The surface of 1998 QE2 is covered with a sooty substance, making it optically dark with a geometric albedo of 0.06,[6] meaning it absorbs 94% of the light that hits it, which is indicative for a carbonaceous surface of a C-type asteroid. The asteroid is covered with craters and is dark, red, and primitive.[18]


With a diameter between 2.7 and 3.2 kilometers, 1998 QE2 is one of largest known potentially hazardous asteroid (see PHA-list).[19] Conversely, the Collaborative Asteroid Lightcurve Link assumes a standard albedo for stony asteroids of 0.20 and calculates a diameter of 1.08 kilometers based on an absolute magnitude of 17.2.[5]



  1. ^ a b c d e Brozovic (2013) – Companion discovered 2013 May 29 using radar observations. Announced 2013 May 30. Primary: rotation period 4 hours (upper limit); diameter of 2.7 kilometers. Summary figures at the LCDB and NASA news NASA Radar Reveals Asteroid Has Its Own Moon, from 30 May 2013.
  2. ^ Pravec (2013) web: photometry from June 2013. Rotation period 4.749±0.001 hours with a brightness amplitude of 0.19±0.02 mag. Quality Code of (3). Summary figures for at the LCDB and Pravec, P.; Wolf, M.; Sarounova, L. (2013) obtained by the NEO Photometric Program and collaborating projects


  1. ^ a b c d e f "JPL Small-Body Database Browser: 285263 (1998 QE2)" (2017-11-16 last obs.). Jet Propulsion Laboratory. Retrieved 20 January 2018.
  2. ^ a b c "285263 (1998 QE2)". Minor Planet Center. Retrieved 20 January 2018.
  3. ^ "MPEC 1998-Q19 : 1998 QE2". IAU Minor Planet Center. 1998-08-22. Retrieved 2013-05-30. (J98Q02E)
  4. ^ a b c d Johnston, Wm. Robert (16 November 2014). "Asteroids with Satellites Database – (285263) 1998 QE2". Johnston's Archive. Retrieved 15 November 2017.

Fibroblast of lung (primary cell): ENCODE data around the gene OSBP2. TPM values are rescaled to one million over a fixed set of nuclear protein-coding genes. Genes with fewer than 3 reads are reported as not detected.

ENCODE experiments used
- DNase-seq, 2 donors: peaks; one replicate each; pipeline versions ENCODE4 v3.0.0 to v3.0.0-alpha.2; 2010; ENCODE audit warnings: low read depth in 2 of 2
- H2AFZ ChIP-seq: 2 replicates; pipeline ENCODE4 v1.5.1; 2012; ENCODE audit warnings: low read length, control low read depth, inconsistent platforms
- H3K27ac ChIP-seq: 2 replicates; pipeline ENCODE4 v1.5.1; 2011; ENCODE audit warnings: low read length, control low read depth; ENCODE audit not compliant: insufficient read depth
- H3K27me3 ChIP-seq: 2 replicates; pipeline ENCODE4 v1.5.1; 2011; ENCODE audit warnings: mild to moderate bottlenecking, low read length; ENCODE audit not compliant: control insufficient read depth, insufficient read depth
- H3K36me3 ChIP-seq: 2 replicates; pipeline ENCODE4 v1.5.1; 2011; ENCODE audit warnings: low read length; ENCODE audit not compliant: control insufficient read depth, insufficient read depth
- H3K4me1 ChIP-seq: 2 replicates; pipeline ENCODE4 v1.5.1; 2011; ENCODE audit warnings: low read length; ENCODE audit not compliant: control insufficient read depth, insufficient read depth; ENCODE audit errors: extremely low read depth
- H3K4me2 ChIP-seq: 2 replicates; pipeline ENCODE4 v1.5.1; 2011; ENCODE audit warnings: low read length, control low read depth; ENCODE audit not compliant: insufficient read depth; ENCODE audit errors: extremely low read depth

5. ^ a b c d e "LCDB Data for (285263)". Asteroid Lightcurve Database (LCDB). Retrieved 20 January 2018.
  6. ^ a b c d e f g h Dr. Lance A. M. Benner (May 28, 2013). "(285263) 1998 QE2 Goldstone Radar Observations Planning". NASA/JPL Asteroid Radar Research. Retrieved 2013-05-30.
  7. ^ a b Springmann, Alessondra; Taylor, Patrick A.; Nolan, Michael C.; Howell, Ellen S.; Brozovic, Marina; Benner, Lance A.; et al. (November 2014). "Radar-Derived Shape Model of Near-Earth Binary Asteroid System (285263) 1998 QE2" (PDF). American Astronomical Society. Bibcode:2014DPS....4640902S. Retrieved 20 January 2018.
  8. ^ Oey, Julian (October 2014). "Lightcurve Analysis of Asteroids from Blue Mountains Observatory in 2013". The Minor Planet Bulletin. 41 (4): 276–281. Bibcode:2014MPBu...41..276O. ISSN 1052-8091. Retrieved 20 January 2018.
  9. ^ Hills, Kevin (January 2014). "Asteroid Lightcurve Analysis at Riverland Dingo Observatory (RDO): 2013 Results". The Minor Planet Bulletin. 41 (1): 2–3. Bibcode:2014MPBu...41....2H. ISSN 1052-8091. Retrieved 20 January 2018.
  10. ^ a b Hicks, M.; Buratt, B.; Dalba, P. (June 2013). "BVRI photometry of the Potentially Hazardous Asteroid 285263 (1998 QE2)". The Astronomer's Telegram (5121). Bibcode:2013ATel.5121....1H. Retrieved 20 January 2018.
  11. ^ Deborah Netburn (May 24, 2013). "Dark, massive asteroid to fly by Earth on May 31". Retrieved May 24, 2013.
  12. ^ a b "JPL Close-Approach Data: 285263 (1998 QE2)" (last observation: 2013-05-28; arc: 14.7 years; Uncertainty=0). Retrieved 2013-05-30.
  13. ^ "Asteroid 1998 QE2 to Sail Past Earth Nine Times Larger Than Cruise Ship". NASA/JPL Asteroid Radar Research. May 15, 2013. Retrieved 2013-06-01.
  14. ^ "(285263) 1998QE2 Ephemerides for 8 June 1975". NEODyS (Near Earth Objects - Dynamic Site). Retrieved 2013-05-30.
  15. ^ "NASA Radar Reveals Asteroid Has Its Own Moon". NASA/JPL. May 30, 2013. Retrieved 2013-05-30.
  16. ^ Emily Lakdawalla (May 30, 2013). "Say "hi!" to asteroid -- actually, asteroids -- (285263) 1998 QE2". The Planetary Society. Retrieved 2013-05-30.
  17. ^ "Radar Movies Highlight Asteroid 1998 QE2 and Its Moon". NASA. 2013-06-06. Retrieved 2013-06-08.
  18. ^ "Arecibo Radar Sees Asteroid 1998 QE2 and Moon". Astrowatch. 2013-06-15. Retrieved 2013-06-15.
  19. ^ "List of the Potentially Hazardous Asteroids (PHAs)". Minor Planet Center. Retrieved 20 January 2018.

External links

This page was last edited on 9 May 2019, at 04:01